Jackie Wullschlager in the FT reviews new books on Sartre and de Beauvoir, Germaine de Staël & Benjamin Constant, de Maintenon and Louis XIV, and the model wives of Cezanne, Monet & Rodin:
Twenty-one years ago, I reviewed on these pages the first biography of Simone de Beauvoir, by Claude Francis and Fernande Gontier, published just after her death in 1986. Focusing, inevitably, on her relationship with Jean-Paul Sartre, it was a work of romantic hagiography: “The two writers hid themselves more deeply in the chestnut groves. The most singular love story of the 20th century had begun.”
But soon after it appeared, a stash of de Beauvoir’s letters to Sartre, which she had claimed lost, revealed the celebrated partnership as a web of lies and manipulation, sustained by de Beauvoir’s role as pimp and procurer, supplying the icy Sartre with young girls to deflower – the only aspect of sex he really enjoyed – and engaging in erotic triangles that led third parties to breakdown or suicide.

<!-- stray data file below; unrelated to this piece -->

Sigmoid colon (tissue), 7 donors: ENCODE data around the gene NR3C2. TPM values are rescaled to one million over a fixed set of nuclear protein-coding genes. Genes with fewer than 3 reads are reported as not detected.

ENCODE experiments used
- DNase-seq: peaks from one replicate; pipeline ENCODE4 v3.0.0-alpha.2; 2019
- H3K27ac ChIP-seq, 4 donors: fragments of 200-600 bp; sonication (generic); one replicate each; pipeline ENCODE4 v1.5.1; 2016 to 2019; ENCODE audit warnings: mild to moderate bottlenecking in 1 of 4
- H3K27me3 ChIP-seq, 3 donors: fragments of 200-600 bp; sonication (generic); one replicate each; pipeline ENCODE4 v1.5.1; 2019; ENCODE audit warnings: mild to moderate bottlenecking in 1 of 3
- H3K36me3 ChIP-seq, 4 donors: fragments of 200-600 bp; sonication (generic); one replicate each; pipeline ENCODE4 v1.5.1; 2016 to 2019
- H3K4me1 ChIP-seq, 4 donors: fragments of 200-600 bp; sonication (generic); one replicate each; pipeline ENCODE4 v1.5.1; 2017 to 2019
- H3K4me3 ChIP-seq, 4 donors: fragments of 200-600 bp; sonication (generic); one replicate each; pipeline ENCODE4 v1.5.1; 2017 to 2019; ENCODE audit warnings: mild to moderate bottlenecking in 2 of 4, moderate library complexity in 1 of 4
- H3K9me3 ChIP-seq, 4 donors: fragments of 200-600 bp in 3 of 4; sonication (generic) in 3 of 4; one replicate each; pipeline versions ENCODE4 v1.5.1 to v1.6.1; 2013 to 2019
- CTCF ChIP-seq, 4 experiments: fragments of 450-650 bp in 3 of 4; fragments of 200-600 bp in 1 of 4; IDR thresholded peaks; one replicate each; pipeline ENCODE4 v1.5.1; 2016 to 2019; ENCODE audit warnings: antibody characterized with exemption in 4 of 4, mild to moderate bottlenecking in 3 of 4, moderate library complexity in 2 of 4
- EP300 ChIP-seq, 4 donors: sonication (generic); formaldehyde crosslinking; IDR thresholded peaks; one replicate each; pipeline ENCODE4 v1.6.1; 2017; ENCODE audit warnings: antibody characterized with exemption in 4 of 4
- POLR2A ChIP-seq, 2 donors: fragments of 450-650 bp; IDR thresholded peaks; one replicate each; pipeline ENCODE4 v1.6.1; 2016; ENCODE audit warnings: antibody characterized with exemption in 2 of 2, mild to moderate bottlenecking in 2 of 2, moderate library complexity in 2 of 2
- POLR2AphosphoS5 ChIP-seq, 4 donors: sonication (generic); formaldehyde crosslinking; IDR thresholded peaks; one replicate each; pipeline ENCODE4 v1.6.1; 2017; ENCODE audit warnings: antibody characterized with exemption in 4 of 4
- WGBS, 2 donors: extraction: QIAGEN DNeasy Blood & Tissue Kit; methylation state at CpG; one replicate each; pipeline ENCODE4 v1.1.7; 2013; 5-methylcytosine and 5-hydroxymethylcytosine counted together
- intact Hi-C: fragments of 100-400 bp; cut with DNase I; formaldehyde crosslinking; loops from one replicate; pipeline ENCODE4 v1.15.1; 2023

Biographers fell on the pickings like vultures: Deirdre Blair in 2001, Hazel Rowley in 2005 and now Carole Seymour-Jones. While this played out, something happened to the study of history that de Beauvoir could only have dreamt of. Women and private life replaced men and public life as its central agenda, and biography – history’s populist arm – entered a feminised golden age. Brenda Maddox’s Nora (1988) shed light on James Joyce through his sexual encounters with Nora Barnacle. Amanda Foreman’s Georgiana (1998), launched by the biographer posing nude in Tatler, ushered in bodice-ripping accounts of 18th-century royal mistresses. Claire Tomalin’s Thomas Hardy, the Time-torn Man (2007) interpreted the novelist through the prism of his two unhappy marriages. Mainstream life-writing had become wife-writing.